Corn, zucchini & tomato soup








Fresh corn tastes magical, barely cooked and cut from the cob it has an almost grassy sweet lightness that is otherwise totally lost and catapults it far, far away from possible associations with chicken feed. It only needs a minimum of dressing (butter & salt; lime & chilli; epazote) or other ingredients as company to shine like in this perfect summer salad or today’s soup. This simple dish has become an instant hit at supper time with even the most demanding of customers (small Michelin testers, only ‘slightly’ less well-mannered) and is my go-to summer soup this year.

What I originally only intended for the children is a real winner for all of us when the temperatures are high and even the thought of dinner feels like a lead weight in the stomach. Basil gives it a deserved kick and apart from salt & pepper there is no other seasoning necessary. Served lukewarm or even cold like a Gazpacho it transports well in a Thermos for a picnic or beach/pool day and can be spooned (in it’s thicker version) or sipped from cups.

Measurements or proportions are intentionally given in a lackadaisical way since the sizes of these veg can vary and I tend to use the stuff I’ve got in my veg box and anyway, who wants to fuss about a soup on a hot day?


More summer soups & salads: corn-tomato-basil salad; pea shooter, chickpea salad with cucumber, tomatoes & peppers, broad bean bruschette, lettuce cups with red pepper-lentil balls;


Corn zucchini tomato soup

Sweet corn-zucchini-tomato soup


2-3 ears of sweet corn
1 zucchino / courgette
3-6 tomatoes or 1/3 bottle tomato passata
chicken or vegetable stock
salt, pepper


Cut the corn of the cob and chop all other ingredients. Place in a saucepan with a little chicken stock to taste and cook for the briefest of time, maybe 10 minutes. Season, add freshly torn basil, puree and pass through a sieve to get rid of all the corn kernel skins for a smoother soup. Serve a thicker puree/soup for small babies and a thinner version for more adult eaters at room temperature or even cooled.



Zucchini-onion tian & zucchini salad









Zucchini glut and how to cope

Every year there is the inevitable zucchini glut and even if we are far away from my Mum’s garden to be regular recipients of said glut our weekly veg box can be trusted to contain some sort of courgette (aka zucchini or squash). So, time to hastily add a few zucchini recipes that require minimum effort and work since leisure time for lengthy prep or delicate tweezer action suddenly has become a rare luxury in this house, wonder why…

First a simple zucchini and onion tian, a Provençal gratin where I veer away (just a little) from tradition by arranging the vegetable slices in a fan rather than fitting them snug upright in the namesake earthenware dish. It looks pretty and shortens the cooking time considerably – these days a necessary requirement of any dish we’ll have. Thyme adds its irresistible resin perfume reminiscent of the Provençal hills and makes this a great side dish to lamb (little cumin coated lamb brochettes are my latest favourite) or a grilled fish like sea bass.

Secondly, a light summer salad and absolute of mine: thin zucchini slices in a lemony dressing. Even when made ahead of time zucchini keep a firmer texture and some bite unlike the similar tasting cucumber would. I shave long ribbons of small green and yellow courgettes (no big squashes here) with a mandolin or vegetable peeler and dress these courgette pappardelle quite simply with lemon juice, oil, salt & pepper. You can’t get a lighter but substantial salad that lends itself to any main dish, said lamb brochettes again a firm contender these days. The recipe for those should come soon (hopefully) but I’ll have to make them again since I am much too greedy hungry these days and wolf anything down in record time (in the spirit of ‘Eating-while-it’s-hot’).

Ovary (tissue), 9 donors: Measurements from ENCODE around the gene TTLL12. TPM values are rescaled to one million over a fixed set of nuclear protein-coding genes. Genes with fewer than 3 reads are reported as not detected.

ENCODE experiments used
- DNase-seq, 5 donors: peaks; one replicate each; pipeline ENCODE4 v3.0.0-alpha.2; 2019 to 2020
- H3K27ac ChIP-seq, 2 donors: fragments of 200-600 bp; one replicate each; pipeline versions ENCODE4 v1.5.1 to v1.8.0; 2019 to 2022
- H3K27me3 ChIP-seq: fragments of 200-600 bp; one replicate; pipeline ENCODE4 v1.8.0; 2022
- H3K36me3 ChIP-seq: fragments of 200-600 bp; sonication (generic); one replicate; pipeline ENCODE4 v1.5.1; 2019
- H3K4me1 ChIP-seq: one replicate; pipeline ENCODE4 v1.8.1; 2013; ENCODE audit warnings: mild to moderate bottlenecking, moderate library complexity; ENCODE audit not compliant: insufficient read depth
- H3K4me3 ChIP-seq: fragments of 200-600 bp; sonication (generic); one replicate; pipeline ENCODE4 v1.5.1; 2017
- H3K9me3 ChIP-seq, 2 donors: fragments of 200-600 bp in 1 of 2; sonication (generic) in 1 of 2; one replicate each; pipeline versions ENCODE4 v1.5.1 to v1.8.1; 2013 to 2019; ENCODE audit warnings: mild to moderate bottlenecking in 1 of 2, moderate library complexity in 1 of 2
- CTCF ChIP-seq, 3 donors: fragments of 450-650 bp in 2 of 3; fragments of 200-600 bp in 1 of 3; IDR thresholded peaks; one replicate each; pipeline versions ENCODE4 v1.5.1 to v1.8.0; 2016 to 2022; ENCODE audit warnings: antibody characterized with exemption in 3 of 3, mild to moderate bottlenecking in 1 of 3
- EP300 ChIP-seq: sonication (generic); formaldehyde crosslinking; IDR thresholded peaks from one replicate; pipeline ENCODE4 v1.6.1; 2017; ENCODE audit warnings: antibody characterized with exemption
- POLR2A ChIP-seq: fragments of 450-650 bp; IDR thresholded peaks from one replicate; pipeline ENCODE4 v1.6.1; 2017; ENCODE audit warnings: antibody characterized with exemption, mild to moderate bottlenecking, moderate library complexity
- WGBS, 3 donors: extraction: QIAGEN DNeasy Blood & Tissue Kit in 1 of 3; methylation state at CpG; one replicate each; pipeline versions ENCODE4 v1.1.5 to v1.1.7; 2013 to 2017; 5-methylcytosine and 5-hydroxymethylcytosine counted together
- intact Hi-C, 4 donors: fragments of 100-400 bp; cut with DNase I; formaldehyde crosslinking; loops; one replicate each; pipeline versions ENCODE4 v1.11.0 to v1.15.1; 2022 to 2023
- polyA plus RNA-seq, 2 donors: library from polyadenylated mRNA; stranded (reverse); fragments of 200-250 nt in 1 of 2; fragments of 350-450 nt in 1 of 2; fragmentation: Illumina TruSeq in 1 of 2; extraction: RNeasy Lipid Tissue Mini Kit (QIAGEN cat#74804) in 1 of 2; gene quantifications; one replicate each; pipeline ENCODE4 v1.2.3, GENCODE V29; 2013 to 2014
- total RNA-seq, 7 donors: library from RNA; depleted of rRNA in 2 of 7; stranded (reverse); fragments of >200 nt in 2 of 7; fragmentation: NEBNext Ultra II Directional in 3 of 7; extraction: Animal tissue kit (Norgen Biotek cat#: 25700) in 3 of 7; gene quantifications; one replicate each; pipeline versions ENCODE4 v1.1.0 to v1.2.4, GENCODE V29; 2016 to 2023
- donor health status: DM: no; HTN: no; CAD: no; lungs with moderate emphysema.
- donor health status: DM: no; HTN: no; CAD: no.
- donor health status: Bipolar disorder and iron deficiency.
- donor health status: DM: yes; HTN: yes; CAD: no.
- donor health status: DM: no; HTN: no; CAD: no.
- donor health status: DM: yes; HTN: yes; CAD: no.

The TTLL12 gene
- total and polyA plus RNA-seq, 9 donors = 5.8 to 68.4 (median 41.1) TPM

zucchini-onion tian

Zucchini-onion tian

Feeds 2-3 people as a side dish. Loosely after Stéphane Reynaud.


2-3 medium Zucchini
3 small onions
a few sprigs of thyme
olive oil
salt & pepper


Preheat the oven to 180°C / 375° F.

Cut zucchini into 5mm rounds, onions into slightly thinner slices. Arrange alternately in an ovenproof dish big enough to have a slanting fan of zucchini & onion slices rather than them being tightly packed like a roll of coins. Place thyme sprigs in the gaps, sprinkle with a generous splash of olive oil and season with salt and pepper. Bake for about 20-30 minutes until the vegetables are cooked and slightly browned around the edges.





Zucchini salad


Thin green & yellow courgettes / zucchini
lemon juice
olive oil
salt & pepper


Shave thin slices of zucchini / courgettes with a mandolin or vegetable peeler and dress with lemon juice, olive oil, salt & pepper to taste.




Deutsche Rezepte:

Zwei Zucchinigerichte um der reichen Zucchiniernte Herr zu werden. Beide, ein leckeres Gratin und ein frischer Salat, schmecken sehr gut zu kleinen Lammspießchen, deren Rezept (hoffentlich) bald hier erscheint.


courgette-onion gratin


Für ca. 2-3 Personen als Beilage. Inspiriert von Stéphane Reynaud


2-3 mittelgroße Zucchini
3 kleine Zwiebeln
einige Zweiglein Thymian
Salz & Pfeffer


Backofen auf 180°C vorheizen.

Zucchini in dicke Scheiben schneiden, die Zwiebeln etwas dünner. Abwechselnd in einer ofenfesten Form fächerartig schichten (und nicht wie üblich für eine Tian diese dicht an dicht wie eine Rolle Münzen). Thymianzweige in die Zwischenräume legen, großzügig mit Olivenöl beträufeln und mit Salz & Pfeffer würzen. 20-30 Minuten backen bis das Gemüse gegart ist und an den Rändern leicht gebräunt ist.






Dünne grüne & gelbe Zucchini
Salz & Pfeffer


Die Zucchini in dünne Scheiben hobeln (geht am besten mit einer Mandoline, aber auch einem Gemüsehobel oder –schäler) und mit Zitronensaft, Olivenöl, Salz & Pfeffer anmachen.



Zucchini beignets with chive-lemon yoghurt


We are inundated by a glut of zucchini and facing something of the usual dilemma what to do with them. It wasn’t really planned to be like that: I did not get a wheelbarrow full from a generous neighbour neither has my Mum been to visit with the bounty of her garden but I went to the store, loaded the basket and consciously bought the whole 3+ kg (and hauled it home) and was about to start a major pickling session. Well, my husband came home, sighed heavily while staring with blank eyes at the tiny mountain for minutes before he asked with a hollow, croaky (we have a cold) but strangely calming (the crazy?) voice whether we really needed half a ton of zucchini pickles? Nope, maybe not. He has a point.